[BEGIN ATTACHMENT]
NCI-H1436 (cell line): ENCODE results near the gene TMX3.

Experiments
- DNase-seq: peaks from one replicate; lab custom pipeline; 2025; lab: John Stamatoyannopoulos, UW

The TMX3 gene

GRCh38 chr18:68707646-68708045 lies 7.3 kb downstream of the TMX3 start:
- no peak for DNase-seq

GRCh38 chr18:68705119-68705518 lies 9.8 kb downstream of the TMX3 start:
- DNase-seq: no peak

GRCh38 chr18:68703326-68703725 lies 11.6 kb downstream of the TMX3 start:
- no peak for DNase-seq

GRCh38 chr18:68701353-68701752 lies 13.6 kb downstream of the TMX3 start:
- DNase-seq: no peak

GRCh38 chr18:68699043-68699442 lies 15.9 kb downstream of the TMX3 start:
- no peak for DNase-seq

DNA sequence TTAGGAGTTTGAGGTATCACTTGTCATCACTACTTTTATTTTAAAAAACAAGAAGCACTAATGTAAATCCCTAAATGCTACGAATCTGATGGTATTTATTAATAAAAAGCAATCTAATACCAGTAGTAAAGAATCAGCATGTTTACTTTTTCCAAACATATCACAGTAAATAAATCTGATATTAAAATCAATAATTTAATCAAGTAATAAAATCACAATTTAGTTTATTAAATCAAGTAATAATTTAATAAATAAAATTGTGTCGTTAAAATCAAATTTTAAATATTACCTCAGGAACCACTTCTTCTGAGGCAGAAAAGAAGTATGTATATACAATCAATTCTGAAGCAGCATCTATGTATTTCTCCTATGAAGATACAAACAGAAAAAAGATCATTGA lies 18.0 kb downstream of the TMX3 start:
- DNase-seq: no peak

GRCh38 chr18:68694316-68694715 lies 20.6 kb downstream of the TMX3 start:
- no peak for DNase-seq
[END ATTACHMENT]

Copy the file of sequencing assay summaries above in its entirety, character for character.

NCI-H1436 (cell line): ENCODE results near the gene TMX3.

Experiments
- DNase-seq: peaks from one replicate; lab custom pipeline; 2025; lab: John Stamatoyannopoulos, UW

The TMX3 gene

GRCh38 chr18:68707646-68708045 lies 7.3 kb downstream of the TMX3 start:
- no peak for DNase-seq

GRCh38 chr18:68705119-68705518 lies 9.8 kb downstream of the TMX3 start:
- DNase-seq: no peak

GRCh38 chr18:68703326-68703725 lies 11.6 kb downstream of the TMX3 start:
- no peak for DNase-seq

GRCh38 chr18:68701353-68701752 lies 13.6 kb downstream of the TMX3 start:
- DNase-seq: no peak

GRCh38 chr18:68699043-68699442 lies 15.9 kb downstream of the TMX3 start:
- no peak for DNase-seq

DNA sequence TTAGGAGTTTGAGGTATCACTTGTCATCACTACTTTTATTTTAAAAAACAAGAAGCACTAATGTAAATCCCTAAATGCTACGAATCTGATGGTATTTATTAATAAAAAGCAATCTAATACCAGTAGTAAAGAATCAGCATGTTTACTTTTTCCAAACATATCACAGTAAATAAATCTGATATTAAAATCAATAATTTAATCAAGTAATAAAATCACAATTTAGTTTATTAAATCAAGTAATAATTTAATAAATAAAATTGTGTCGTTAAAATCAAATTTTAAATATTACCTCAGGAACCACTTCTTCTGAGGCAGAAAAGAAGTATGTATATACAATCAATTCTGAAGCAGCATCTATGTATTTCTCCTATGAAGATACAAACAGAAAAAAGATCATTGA lies 18.0 kb downstream of the TMX3 start:
- DNase-seq: no peak

GRCh38 chr18:68694316-68694715 lies 20.6 kb downstream of the TMX3 start:
- no peak for DNase-seq